Could you imagine trying to remember all the Rabbinic laws by heart? After the destruction of the second temple in 70 CE and ongoing persecution of the Jews, Rabbi Yehudah HaNasi feared that the Jewish community would become so fragmented that oral traditions would be lost. Out of this crisis the Mishna was born. A unique element of the Mishna is that Rabbi Yehudah HaNasi recorded the Rabbinic debates so both sides of the argument would be preserved. What are the pros and cons of transforming the oral tradition into a written document? What do we gain from learning both sides of the debated issue? Through thought provoking questions and creative learning activities, such as student simulation of a debate on a specific topic and playing a game of broken telephone, learners consider why it is so important that law and traditions be recorded and which of their own personal and family traditions they would choose to preserve in writing.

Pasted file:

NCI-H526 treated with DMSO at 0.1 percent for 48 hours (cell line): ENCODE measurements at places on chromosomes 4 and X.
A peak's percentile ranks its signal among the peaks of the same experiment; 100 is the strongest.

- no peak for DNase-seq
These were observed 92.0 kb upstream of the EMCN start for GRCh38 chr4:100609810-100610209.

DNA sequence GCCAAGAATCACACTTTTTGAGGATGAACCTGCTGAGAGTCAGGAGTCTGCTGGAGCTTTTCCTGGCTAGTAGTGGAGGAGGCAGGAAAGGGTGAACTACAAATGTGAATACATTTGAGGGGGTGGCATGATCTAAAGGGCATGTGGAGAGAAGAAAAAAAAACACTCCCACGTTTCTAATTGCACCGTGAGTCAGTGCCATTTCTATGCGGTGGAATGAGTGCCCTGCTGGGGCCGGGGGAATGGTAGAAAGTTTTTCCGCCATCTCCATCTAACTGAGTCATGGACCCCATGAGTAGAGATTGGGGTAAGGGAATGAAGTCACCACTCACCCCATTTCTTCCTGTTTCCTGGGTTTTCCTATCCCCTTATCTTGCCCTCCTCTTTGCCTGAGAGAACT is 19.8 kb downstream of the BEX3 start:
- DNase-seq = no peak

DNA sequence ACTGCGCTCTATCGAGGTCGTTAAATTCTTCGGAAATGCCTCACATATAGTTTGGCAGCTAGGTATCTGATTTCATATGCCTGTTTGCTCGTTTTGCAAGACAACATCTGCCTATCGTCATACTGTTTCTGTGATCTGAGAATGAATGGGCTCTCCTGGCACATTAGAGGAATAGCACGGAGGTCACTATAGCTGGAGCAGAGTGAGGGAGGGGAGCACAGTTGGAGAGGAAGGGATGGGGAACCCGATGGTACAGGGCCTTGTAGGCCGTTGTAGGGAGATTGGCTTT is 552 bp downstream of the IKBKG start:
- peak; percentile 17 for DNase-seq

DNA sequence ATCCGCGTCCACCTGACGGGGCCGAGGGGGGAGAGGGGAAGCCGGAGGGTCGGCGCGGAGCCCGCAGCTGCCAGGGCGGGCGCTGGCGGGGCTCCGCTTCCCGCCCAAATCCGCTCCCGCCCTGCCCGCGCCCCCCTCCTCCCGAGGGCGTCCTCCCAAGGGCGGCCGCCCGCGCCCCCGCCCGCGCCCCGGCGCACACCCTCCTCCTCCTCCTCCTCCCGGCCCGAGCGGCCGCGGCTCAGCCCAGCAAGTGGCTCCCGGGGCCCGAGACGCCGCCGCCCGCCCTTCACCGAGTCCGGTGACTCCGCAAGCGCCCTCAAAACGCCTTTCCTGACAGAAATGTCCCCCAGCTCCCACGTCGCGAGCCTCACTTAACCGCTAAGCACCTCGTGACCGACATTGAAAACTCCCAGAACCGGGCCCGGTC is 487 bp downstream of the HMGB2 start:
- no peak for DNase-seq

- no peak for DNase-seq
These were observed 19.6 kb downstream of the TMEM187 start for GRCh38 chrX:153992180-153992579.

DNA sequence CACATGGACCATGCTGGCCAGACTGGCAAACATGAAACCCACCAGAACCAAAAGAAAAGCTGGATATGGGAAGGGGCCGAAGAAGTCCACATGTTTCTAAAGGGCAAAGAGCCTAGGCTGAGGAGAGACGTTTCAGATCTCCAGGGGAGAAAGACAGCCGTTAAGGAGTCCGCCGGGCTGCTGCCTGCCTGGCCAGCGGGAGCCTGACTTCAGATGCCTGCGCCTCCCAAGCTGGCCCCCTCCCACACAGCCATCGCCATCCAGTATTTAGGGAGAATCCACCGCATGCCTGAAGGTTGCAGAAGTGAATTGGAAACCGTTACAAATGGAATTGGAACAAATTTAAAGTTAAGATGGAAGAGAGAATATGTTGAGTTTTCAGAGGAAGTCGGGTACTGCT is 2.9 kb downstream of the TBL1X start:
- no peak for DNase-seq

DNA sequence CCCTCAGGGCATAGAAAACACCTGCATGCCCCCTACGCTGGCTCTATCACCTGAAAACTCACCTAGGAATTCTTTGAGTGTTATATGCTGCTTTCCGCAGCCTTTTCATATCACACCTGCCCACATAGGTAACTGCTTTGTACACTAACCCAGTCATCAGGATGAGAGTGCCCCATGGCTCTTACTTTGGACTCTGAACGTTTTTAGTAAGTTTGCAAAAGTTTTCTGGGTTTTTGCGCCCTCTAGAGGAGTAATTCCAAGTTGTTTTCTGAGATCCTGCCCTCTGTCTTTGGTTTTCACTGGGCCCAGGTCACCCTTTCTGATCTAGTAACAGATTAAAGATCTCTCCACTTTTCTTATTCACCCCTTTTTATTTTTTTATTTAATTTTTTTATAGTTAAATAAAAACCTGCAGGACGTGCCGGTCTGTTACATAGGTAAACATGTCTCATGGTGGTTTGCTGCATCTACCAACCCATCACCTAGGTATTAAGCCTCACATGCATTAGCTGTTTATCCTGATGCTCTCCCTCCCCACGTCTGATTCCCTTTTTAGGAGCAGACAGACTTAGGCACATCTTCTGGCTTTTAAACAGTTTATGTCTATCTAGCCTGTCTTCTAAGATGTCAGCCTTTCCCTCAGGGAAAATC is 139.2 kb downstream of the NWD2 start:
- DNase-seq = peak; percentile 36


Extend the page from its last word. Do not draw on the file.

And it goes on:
The learners will:
understand the advantages and disadvantages of an oral tradition and a written tradition
know the historical background to the development of the Oral Law and the motivations behind Rabbi Yehudah HaNasi’s decision to write down the oral Torah in the style he chose
be able to reflect on and document an oral tradition within their own lives and to experience the value of debate and argumentation
Unpacked for Educators materials include:
An educator’s guide that contains many rich components. These are organized under the following titles:
review (questions that relate to the video)
A video designed to spark interest in the topic.
A lesson plan (link in the attachment above) that incorporates additional building blocks for the construction of an engaging and interactive lesson.
Computer, Projector, Whiteboard, Whiteboard Markers, Paper, Pens
The website link includes a “further learning” section in the educator’s guide.